A controlled burn of more than 5ha of coastal bush near Jewells aims to restore biodiversity by activating dormant seeds of native plant species.

Known as an ecological burn, the action by Lake Macquarie City Council and NSW Fire and Rescue on Thursday was planned for two years, with detailed investigations revealing the need for fire to germinate native seeds that may have laid dormant for decades.

Senior Natural Assets Officer Dominic Edmonds surveys the fire ground at Jewells.

Manager Environmental Systems Karen Partington explained that coastal tea trees had been planted extensively following sand mining in the area in the 1970s, but the species dominated to such an extent that other trees and plants didn’t have a chance to grow.

It got to a point where we really needed fire to stimulate the seed bank of native plants historically found in the area,” she said.

It’s quite amazing, but some of these seeds can lie dormant for decades underground, especially in dry, sandy soil.”

Fire is like a key to opening up this ecological mystery box – you never know what you might find coming up. Often, there are plants that haven’t been present for a lifetime, and in some instances new species are discovered.”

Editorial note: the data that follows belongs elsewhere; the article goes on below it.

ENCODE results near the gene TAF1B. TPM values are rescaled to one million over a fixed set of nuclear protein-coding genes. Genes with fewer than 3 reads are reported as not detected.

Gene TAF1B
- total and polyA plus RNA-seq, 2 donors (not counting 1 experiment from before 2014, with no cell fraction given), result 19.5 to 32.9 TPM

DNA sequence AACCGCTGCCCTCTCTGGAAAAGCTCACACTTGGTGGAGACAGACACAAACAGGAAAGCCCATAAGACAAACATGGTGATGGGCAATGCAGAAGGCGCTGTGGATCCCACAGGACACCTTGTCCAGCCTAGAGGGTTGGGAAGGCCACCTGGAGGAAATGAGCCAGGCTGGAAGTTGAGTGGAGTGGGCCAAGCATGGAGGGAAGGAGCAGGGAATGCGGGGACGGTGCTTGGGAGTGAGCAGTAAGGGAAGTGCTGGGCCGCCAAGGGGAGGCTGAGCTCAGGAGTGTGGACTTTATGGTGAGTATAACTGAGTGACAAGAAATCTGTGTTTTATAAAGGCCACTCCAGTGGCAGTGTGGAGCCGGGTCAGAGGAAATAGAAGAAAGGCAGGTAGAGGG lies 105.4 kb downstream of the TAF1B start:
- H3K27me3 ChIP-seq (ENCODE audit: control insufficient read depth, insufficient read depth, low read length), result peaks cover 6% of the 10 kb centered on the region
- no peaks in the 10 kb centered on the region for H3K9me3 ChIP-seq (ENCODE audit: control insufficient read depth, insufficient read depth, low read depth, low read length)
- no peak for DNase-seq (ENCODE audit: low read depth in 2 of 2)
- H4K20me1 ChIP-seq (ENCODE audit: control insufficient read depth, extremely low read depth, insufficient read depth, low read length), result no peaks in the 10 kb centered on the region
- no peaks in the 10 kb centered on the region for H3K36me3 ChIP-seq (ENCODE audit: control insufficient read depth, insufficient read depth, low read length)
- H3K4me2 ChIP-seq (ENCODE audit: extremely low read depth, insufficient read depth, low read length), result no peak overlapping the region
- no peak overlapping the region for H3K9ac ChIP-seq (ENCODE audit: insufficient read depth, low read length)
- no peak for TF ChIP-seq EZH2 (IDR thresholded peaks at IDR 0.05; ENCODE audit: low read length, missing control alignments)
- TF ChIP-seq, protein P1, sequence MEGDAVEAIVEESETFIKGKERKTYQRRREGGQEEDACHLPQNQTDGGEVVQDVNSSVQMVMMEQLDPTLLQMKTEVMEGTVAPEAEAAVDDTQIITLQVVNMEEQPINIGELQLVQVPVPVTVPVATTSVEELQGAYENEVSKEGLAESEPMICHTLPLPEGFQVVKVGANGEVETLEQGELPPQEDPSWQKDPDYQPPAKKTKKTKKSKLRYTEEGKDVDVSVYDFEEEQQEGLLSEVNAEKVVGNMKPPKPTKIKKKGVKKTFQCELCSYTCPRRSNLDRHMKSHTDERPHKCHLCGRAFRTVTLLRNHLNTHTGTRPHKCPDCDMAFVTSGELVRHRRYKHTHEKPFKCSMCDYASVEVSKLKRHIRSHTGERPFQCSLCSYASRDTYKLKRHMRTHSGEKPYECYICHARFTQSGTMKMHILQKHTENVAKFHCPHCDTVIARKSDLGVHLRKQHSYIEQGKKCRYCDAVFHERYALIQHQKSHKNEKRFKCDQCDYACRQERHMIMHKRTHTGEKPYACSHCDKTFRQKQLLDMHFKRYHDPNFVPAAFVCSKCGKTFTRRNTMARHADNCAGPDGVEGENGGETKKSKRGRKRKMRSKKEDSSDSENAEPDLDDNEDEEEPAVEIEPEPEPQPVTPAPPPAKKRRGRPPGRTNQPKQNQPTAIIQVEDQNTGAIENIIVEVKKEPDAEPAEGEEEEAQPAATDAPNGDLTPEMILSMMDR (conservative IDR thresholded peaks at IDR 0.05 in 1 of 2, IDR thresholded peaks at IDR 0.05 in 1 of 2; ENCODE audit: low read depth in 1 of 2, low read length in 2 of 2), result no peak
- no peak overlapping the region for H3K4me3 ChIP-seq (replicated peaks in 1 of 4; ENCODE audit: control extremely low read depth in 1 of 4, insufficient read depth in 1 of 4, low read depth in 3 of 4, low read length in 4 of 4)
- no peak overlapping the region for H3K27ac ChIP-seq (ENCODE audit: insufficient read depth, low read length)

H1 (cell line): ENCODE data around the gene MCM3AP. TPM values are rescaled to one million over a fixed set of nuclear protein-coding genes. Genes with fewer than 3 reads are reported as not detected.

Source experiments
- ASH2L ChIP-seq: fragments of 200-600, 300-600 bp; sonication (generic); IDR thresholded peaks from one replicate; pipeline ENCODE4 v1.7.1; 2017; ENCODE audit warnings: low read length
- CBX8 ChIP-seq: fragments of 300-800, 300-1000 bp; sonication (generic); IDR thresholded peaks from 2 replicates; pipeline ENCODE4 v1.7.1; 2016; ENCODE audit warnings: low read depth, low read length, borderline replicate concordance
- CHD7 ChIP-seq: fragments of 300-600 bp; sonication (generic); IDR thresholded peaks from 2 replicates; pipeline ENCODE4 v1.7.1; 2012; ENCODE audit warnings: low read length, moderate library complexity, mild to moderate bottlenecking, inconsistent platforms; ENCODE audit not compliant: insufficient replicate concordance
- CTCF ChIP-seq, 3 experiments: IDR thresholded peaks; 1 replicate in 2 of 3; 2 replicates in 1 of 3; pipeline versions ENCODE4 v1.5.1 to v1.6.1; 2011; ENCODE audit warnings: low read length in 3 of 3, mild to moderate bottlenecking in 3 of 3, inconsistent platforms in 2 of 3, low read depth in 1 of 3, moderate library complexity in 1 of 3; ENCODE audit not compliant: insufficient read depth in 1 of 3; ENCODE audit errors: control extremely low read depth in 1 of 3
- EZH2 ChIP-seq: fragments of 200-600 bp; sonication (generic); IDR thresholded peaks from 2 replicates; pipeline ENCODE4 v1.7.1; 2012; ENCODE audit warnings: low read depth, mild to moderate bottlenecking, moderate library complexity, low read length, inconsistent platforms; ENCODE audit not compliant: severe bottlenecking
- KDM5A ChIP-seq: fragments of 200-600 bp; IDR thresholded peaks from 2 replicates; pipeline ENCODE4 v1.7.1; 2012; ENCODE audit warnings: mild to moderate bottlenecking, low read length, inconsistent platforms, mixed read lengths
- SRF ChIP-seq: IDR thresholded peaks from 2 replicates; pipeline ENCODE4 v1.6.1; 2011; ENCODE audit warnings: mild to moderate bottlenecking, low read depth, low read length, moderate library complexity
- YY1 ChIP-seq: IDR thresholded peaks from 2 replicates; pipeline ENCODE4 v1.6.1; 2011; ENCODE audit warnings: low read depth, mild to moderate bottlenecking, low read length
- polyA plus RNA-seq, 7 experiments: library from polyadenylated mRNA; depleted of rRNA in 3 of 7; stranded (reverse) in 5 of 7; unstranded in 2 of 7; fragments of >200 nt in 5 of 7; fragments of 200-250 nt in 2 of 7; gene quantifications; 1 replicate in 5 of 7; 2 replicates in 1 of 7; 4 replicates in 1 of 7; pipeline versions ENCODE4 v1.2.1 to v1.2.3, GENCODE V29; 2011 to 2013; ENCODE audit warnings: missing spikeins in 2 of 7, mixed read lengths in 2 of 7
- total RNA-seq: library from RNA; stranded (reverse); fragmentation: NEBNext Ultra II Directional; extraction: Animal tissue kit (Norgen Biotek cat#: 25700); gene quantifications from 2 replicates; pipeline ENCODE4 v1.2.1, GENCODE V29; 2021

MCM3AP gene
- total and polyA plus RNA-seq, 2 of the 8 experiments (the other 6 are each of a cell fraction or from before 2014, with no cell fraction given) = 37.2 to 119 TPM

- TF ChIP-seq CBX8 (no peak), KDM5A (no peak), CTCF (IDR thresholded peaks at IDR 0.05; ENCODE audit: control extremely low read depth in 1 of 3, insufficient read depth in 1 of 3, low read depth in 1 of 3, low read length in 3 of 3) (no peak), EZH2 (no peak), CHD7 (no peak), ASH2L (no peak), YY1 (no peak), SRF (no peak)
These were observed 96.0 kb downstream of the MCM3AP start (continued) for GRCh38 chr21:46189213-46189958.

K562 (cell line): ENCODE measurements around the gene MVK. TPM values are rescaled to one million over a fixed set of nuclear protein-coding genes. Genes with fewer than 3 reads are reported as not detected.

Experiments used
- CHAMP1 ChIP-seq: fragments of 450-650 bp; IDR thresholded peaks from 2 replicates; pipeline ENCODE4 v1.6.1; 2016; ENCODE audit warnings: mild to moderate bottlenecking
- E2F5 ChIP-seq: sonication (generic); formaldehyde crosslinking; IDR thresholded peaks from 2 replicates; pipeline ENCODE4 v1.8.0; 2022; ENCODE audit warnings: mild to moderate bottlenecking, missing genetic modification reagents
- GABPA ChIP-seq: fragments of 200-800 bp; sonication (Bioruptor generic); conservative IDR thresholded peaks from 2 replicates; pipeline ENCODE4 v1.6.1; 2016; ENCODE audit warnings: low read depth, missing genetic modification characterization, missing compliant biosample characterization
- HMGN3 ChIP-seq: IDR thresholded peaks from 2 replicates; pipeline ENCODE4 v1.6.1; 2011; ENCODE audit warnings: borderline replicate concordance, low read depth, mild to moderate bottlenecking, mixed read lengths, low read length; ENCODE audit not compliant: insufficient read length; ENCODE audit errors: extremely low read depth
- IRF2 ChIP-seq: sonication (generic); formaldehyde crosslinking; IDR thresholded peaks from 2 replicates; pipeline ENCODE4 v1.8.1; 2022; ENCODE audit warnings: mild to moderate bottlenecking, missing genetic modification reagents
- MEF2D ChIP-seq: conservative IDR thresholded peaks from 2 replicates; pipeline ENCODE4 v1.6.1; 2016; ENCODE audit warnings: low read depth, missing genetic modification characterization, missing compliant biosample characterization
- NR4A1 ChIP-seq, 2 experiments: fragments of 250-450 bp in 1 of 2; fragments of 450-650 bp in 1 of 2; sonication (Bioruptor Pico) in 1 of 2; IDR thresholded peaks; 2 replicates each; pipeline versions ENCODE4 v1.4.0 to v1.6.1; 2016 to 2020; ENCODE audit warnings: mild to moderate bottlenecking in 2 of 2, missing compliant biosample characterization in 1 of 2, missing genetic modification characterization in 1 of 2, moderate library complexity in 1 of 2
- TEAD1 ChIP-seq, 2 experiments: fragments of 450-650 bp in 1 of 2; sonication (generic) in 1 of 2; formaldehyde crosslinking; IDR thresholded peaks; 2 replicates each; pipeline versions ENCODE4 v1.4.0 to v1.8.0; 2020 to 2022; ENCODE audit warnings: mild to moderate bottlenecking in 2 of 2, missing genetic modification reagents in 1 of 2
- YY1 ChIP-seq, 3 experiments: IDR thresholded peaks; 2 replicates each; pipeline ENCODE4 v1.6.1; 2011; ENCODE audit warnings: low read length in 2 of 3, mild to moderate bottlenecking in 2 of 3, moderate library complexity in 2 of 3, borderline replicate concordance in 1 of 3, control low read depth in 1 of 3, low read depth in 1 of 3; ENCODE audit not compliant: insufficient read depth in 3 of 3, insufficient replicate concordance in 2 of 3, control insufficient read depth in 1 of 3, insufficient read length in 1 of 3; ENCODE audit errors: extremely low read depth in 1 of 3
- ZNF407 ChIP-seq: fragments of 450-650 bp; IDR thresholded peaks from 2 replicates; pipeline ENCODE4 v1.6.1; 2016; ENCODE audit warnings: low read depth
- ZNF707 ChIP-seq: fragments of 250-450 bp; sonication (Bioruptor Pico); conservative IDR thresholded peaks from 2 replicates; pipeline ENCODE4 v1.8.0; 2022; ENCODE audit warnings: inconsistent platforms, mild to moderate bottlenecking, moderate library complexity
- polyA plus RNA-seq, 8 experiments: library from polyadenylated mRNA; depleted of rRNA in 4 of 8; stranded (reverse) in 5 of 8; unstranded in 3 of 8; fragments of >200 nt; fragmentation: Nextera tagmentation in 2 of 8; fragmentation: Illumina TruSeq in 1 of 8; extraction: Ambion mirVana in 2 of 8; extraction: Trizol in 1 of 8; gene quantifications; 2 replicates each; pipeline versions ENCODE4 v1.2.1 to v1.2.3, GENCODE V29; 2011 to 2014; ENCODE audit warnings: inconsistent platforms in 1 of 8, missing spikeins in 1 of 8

Council crews have spent two years preparing the site for the burn, removing upper limbs of some coastal tea trees to create more ground fuel for the fire.

We expect some of the seeds to be deep beneath the soil, so they need a moderate intensity ground fire to help them germinate,” Ms Partington said.

Council Natural Assets Officers will return to the site regularly after the burn to monitor regrowth progress.

Senior Natural Assets Officer Dominic Edmonds said insect and invertebrate populations would reach a peak at the site 2-3 years post fire as the new plants grew.

That in turn boosts the fauna that feed on them,” he said.

So, we’d expect an abundance of fauna to benefit from the burn for many years to come.”

Lake Macquarie Mayor Cr Kay Fraser said protecting and celebrating the city’s unique landscapes helped create a more liveable place for everyone.

We want to keep working with the community to take care of our environment,” Cr Fraser said.

Fire sweeps across the ground at Jewells. The aim is to activate subterranean native seed banks lying dormant for decades.